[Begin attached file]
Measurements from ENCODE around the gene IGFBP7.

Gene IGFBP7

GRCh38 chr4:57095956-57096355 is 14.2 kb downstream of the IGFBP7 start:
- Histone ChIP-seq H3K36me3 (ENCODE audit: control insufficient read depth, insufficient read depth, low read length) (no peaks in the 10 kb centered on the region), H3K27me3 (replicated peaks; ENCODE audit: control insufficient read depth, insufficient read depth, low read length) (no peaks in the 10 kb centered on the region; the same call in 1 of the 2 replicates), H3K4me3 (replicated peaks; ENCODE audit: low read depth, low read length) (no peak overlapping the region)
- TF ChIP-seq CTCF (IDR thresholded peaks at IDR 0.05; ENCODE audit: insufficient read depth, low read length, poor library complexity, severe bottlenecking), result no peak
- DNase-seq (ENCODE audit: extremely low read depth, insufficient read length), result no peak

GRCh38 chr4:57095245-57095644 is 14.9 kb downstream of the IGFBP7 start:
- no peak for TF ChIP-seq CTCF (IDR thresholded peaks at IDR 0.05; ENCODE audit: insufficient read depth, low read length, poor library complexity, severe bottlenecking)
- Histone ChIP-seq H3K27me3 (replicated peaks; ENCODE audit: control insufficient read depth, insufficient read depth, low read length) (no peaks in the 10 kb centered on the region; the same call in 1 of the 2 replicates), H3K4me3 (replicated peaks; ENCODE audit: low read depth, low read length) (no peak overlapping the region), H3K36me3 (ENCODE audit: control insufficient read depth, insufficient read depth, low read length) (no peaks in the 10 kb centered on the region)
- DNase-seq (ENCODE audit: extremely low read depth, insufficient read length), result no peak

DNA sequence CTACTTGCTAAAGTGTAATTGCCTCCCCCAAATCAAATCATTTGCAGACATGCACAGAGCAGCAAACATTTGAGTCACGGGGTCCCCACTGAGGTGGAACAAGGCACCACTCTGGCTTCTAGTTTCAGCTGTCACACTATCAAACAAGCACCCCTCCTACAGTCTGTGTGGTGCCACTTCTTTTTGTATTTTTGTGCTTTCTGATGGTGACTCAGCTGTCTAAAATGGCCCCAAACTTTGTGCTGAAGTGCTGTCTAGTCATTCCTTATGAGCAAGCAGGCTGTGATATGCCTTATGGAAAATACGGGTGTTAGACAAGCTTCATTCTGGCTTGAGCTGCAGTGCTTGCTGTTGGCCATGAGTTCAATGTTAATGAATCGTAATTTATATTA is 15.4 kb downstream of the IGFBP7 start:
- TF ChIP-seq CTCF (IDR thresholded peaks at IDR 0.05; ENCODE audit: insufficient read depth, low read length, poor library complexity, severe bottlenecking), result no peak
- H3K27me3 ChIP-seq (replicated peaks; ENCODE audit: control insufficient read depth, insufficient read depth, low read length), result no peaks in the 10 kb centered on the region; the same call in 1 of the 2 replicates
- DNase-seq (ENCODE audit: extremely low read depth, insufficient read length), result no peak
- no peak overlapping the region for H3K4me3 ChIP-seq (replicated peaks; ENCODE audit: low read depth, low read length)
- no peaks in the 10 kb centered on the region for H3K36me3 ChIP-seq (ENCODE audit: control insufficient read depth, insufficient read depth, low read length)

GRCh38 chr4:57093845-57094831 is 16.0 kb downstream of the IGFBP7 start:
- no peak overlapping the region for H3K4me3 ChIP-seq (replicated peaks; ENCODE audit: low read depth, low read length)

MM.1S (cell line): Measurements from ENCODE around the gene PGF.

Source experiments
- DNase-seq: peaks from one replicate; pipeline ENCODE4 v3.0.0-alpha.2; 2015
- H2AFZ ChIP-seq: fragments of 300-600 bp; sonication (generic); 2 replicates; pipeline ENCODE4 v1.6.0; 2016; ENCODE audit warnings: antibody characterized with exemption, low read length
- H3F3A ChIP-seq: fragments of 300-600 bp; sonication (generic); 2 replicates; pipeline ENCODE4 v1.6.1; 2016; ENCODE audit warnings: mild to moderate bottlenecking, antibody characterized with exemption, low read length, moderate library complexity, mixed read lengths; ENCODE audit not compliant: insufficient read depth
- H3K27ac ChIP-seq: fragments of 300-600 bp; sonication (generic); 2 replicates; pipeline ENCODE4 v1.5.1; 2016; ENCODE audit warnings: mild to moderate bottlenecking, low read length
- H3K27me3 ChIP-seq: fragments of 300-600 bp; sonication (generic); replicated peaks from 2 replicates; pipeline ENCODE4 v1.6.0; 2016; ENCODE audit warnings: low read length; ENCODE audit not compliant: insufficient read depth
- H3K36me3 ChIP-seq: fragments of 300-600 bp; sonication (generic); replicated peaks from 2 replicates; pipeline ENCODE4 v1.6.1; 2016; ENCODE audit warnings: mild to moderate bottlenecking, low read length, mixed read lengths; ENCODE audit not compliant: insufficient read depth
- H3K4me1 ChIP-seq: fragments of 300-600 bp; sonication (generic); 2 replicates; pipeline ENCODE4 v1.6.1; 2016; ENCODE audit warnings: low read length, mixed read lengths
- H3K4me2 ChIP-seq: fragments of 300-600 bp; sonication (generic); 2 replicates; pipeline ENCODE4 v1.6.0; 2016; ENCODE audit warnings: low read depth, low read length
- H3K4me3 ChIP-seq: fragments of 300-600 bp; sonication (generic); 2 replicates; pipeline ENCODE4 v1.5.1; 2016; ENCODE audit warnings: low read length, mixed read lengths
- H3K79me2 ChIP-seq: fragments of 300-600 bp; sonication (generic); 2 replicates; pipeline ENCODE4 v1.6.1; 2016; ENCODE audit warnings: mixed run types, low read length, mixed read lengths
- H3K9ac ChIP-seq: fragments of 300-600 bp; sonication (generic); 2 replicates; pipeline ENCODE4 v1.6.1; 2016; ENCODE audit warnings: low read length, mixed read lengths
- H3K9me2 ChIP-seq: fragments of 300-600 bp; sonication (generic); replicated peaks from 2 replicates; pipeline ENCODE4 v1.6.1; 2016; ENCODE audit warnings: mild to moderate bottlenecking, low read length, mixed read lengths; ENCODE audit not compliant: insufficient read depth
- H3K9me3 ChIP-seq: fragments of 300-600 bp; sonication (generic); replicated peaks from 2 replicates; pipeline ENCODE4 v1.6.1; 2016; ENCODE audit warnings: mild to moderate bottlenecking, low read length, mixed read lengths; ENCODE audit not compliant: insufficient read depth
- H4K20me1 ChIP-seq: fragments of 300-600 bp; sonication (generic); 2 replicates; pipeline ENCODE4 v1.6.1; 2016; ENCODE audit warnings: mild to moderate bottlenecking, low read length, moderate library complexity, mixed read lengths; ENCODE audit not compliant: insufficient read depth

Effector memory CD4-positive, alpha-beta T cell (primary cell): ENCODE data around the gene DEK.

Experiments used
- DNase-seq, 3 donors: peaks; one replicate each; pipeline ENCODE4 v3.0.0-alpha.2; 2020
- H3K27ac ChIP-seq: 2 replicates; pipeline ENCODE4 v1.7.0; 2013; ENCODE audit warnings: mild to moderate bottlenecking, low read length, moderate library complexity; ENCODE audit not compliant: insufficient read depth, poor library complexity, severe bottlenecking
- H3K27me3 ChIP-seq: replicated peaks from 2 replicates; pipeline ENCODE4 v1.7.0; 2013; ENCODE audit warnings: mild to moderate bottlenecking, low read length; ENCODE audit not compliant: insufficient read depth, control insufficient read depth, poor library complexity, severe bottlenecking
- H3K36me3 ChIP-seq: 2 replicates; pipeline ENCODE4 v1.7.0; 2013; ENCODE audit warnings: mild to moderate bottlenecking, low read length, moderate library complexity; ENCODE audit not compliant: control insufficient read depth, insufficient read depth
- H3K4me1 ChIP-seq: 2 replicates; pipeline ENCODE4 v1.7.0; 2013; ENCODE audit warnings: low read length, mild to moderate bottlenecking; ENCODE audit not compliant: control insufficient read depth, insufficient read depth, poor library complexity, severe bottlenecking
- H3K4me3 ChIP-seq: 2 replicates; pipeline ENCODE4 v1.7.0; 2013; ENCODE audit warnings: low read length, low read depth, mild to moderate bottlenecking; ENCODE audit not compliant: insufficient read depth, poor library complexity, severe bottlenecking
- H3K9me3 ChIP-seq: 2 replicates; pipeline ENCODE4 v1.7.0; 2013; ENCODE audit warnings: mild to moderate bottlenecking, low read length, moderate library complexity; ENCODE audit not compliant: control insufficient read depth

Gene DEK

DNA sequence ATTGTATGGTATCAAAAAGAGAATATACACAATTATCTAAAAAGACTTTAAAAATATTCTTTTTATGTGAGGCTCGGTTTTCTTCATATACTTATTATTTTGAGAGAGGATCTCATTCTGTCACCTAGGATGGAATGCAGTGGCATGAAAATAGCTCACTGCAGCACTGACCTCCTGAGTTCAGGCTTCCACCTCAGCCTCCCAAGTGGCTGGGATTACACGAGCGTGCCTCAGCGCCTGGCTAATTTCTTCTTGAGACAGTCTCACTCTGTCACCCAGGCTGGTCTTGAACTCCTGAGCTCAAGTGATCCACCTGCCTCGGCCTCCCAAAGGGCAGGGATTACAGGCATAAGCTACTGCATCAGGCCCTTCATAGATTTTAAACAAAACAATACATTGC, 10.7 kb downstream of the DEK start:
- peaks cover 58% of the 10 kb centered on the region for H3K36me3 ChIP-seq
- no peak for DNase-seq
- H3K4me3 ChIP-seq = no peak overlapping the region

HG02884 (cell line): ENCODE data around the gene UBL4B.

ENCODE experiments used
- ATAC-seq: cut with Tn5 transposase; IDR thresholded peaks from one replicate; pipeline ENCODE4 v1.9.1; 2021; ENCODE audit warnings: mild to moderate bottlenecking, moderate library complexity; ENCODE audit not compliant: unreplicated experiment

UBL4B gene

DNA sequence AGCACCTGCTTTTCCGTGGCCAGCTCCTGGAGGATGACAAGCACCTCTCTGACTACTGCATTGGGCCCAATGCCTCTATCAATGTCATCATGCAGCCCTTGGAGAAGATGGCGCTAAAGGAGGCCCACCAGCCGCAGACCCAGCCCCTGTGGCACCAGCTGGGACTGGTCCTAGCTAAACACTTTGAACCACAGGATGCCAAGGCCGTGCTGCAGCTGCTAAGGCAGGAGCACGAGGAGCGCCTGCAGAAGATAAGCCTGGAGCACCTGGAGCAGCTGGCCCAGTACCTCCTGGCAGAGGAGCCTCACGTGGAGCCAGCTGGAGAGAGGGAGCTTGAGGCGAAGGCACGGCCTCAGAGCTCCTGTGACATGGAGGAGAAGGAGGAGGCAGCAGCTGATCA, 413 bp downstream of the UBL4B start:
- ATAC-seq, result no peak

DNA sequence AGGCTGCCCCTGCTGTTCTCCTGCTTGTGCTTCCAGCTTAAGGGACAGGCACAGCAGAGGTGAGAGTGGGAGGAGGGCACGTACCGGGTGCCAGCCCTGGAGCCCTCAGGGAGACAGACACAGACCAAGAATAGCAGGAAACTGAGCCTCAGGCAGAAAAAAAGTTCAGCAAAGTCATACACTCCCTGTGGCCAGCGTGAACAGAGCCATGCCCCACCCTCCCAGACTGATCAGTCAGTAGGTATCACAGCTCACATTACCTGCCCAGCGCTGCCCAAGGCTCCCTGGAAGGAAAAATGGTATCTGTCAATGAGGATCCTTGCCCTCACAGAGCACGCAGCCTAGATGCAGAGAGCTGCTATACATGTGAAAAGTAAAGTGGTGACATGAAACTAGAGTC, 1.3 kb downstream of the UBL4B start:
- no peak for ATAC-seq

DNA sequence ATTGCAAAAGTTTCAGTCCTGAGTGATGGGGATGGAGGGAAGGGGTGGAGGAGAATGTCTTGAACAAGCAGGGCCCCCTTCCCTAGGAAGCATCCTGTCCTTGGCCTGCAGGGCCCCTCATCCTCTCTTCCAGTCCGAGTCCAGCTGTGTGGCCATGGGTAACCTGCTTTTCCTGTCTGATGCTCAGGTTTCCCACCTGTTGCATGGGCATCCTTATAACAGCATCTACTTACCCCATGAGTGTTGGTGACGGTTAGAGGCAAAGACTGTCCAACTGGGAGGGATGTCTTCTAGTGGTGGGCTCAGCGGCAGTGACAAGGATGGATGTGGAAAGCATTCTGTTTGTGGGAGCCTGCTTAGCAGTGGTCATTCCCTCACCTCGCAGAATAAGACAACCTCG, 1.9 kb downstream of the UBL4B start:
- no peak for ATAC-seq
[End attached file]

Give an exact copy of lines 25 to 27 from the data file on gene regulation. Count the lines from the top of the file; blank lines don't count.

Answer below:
- H3K27me3 ChIP-seq: fragments of 300-600 bp; sonication (generic); replicated peaks from 2 replicates; pipeline ENCODE4 v1.6.0; 2016; ENCODE audit warnings: low read length; ENCODE audit not compliant: insufficient read depth
- H3K36me3 ChIP-seq: fragments of 300-600 bp; sonication (generic); replicated peaks from 2 replicates; pipeline ENCODE4 v1.6.1; 2016; ENCODE audit warnings: mild to moderate bottlenecking, low read length, mixed read lengths; ENCODE audit not compliant: insufficient read depth
- H3K4me1 ChIP-seq: fragments of 300-600 bp; sonication (generic); 2 replicates; pipeline ENCODE4 v1.6.1; 2016; ENCODE audit warnings: low read length, mixed read lengths